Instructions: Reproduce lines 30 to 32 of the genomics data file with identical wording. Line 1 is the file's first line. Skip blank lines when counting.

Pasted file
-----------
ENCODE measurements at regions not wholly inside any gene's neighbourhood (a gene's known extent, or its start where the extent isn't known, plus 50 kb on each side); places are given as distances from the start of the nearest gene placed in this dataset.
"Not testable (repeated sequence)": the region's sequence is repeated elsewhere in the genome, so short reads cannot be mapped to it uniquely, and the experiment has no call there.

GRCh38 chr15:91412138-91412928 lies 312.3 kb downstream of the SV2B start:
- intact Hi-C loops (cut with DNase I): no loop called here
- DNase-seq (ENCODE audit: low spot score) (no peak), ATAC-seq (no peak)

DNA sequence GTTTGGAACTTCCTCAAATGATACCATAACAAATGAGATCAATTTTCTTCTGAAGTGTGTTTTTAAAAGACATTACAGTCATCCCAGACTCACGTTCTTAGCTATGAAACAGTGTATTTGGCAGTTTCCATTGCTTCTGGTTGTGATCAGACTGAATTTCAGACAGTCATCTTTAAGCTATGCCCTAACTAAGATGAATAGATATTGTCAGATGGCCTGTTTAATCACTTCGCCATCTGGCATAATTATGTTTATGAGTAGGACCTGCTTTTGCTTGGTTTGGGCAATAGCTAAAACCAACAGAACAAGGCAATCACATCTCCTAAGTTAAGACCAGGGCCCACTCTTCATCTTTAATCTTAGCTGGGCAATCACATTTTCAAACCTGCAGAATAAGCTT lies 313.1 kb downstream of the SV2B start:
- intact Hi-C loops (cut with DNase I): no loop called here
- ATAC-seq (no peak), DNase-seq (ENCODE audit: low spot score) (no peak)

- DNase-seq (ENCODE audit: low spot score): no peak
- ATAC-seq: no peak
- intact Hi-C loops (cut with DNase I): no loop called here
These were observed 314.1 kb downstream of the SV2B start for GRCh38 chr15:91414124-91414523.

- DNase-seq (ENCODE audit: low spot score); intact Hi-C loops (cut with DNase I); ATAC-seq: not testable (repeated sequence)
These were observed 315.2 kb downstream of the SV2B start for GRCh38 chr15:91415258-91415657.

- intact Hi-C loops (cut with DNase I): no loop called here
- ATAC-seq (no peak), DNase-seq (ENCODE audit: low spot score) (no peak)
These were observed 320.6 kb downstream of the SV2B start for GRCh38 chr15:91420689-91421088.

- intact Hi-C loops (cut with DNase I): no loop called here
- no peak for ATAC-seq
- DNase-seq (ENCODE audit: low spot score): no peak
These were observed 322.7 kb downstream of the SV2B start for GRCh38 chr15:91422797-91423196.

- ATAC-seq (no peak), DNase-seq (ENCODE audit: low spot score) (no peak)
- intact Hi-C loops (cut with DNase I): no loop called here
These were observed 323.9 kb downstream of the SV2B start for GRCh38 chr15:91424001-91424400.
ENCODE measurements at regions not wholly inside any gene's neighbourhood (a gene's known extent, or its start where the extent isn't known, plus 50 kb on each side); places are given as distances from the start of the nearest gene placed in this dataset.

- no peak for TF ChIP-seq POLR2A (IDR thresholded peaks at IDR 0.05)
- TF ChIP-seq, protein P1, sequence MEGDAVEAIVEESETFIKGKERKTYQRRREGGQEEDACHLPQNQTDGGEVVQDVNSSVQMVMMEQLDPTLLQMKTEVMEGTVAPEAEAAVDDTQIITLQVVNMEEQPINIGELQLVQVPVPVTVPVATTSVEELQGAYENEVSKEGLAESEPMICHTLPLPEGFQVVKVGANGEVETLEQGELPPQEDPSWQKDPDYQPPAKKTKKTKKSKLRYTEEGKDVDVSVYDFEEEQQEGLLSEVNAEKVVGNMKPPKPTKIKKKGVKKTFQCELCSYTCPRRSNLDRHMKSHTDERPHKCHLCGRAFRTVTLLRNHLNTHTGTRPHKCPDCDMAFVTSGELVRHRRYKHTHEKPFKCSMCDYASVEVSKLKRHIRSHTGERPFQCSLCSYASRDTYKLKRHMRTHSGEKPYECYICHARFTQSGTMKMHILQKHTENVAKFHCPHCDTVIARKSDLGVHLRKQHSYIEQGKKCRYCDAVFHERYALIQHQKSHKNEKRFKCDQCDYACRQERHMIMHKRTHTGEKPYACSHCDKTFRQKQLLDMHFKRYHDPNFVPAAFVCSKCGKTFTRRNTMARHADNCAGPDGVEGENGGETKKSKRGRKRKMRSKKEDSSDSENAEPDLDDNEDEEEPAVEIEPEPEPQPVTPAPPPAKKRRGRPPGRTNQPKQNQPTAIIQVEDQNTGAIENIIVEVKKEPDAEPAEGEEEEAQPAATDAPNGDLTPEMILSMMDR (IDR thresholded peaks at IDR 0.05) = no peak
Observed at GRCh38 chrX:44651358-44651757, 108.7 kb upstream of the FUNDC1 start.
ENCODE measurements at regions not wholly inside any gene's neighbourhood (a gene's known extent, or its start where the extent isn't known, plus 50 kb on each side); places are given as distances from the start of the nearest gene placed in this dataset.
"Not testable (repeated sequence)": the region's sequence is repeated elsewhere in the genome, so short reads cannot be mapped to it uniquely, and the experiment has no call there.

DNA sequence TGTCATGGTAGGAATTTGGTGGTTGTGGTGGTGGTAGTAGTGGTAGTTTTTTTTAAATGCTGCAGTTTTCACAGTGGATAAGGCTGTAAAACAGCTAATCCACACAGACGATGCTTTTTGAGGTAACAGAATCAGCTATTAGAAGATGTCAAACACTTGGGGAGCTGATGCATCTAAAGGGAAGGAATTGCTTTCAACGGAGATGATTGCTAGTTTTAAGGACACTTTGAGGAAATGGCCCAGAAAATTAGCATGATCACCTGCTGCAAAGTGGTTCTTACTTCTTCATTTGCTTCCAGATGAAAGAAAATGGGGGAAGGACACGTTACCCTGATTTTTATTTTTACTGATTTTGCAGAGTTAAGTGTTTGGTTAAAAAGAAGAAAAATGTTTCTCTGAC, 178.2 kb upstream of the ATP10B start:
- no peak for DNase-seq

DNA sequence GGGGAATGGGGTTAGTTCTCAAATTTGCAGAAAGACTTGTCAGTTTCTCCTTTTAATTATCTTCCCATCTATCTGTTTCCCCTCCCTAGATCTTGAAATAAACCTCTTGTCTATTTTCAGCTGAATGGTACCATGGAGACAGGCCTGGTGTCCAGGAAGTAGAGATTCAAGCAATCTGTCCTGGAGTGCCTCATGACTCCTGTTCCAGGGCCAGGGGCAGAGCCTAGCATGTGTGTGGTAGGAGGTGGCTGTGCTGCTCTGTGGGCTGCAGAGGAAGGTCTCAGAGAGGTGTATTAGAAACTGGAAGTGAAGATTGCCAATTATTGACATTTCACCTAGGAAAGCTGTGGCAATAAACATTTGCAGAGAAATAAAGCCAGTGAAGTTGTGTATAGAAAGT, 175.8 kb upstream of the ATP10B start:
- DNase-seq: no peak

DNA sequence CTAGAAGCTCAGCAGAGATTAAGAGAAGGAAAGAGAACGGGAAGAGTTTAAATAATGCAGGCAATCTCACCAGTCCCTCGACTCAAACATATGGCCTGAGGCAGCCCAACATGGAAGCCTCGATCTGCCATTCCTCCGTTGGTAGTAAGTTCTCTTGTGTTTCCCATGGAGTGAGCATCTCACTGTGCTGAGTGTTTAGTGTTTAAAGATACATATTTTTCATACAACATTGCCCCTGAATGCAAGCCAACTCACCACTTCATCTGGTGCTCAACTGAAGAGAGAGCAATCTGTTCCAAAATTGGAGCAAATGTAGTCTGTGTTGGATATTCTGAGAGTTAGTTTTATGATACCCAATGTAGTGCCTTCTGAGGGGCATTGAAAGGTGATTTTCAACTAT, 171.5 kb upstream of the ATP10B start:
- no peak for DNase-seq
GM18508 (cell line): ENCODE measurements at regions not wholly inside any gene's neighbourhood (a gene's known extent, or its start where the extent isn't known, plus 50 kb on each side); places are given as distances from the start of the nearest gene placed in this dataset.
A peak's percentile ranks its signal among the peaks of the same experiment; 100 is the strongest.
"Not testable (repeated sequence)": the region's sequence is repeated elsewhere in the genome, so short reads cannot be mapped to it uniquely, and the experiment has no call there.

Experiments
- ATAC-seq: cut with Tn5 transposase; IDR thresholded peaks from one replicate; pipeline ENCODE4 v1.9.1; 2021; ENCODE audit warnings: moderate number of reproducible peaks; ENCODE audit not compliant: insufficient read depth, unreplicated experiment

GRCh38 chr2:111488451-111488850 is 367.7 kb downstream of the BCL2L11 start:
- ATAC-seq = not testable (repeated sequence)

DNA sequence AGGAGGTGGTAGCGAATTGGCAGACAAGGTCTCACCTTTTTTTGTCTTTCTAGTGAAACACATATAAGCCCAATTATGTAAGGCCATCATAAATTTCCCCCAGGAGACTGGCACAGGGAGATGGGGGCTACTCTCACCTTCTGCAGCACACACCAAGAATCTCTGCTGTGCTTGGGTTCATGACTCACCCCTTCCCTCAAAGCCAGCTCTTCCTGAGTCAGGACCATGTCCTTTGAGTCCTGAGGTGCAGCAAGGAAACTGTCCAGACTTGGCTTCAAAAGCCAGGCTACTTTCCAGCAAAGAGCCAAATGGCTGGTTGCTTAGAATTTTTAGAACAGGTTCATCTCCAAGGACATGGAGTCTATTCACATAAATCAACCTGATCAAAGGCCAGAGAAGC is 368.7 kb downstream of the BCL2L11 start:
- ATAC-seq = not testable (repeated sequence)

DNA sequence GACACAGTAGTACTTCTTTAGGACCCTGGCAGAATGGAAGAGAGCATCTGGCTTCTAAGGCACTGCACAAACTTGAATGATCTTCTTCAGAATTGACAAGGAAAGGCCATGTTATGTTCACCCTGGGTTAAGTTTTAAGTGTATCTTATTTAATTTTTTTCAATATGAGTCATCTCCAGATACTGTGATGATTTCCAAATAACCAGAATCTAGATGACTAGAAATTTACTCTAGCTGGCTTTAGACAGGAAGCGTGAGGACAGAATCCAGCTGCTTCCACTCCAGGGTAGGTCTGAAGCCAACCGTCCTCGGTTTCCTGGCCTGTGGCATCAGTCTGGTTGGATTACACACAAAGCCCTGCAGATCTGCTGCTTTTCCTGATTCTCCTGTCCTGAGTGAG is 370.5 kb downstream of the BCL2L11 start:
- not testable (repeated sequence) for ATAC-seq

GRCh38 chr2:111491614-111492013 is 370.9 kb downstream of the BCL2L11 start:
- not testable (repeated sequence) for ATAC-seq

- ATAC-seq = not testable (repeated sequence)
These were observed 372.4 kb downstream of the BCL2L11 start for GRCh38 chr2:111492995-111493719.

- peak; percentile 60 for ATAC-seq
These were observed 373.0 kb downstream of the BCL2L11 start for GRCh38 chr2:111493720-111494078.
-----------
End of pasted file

"Not testable (repeated sequence)": the region's sequence is repeated elsewhere in the genome, so short reads cannot be mapped to it uniquely, and the experiment has no call there.

DNA sequence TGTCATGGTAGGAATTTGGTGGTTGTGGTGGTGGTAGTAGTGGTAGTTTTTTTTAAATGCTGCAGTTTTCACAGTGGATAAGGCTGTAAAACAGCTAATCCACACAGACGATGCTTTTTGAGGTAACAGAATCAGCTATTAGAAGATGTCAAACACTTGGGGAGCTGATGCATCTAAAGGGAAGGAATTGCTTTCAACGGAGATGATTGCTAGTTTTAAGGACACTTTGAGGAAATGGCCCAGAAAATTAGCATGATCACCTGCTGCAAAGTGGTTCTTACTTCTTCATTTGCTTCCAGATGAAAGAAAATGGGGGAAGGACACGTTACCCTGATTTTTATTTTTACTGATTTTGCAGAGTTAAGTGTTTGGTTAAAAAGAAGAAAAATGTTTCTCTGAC, 178.2 kb upstream of the ATP10B start:
- no peak for DNase-seq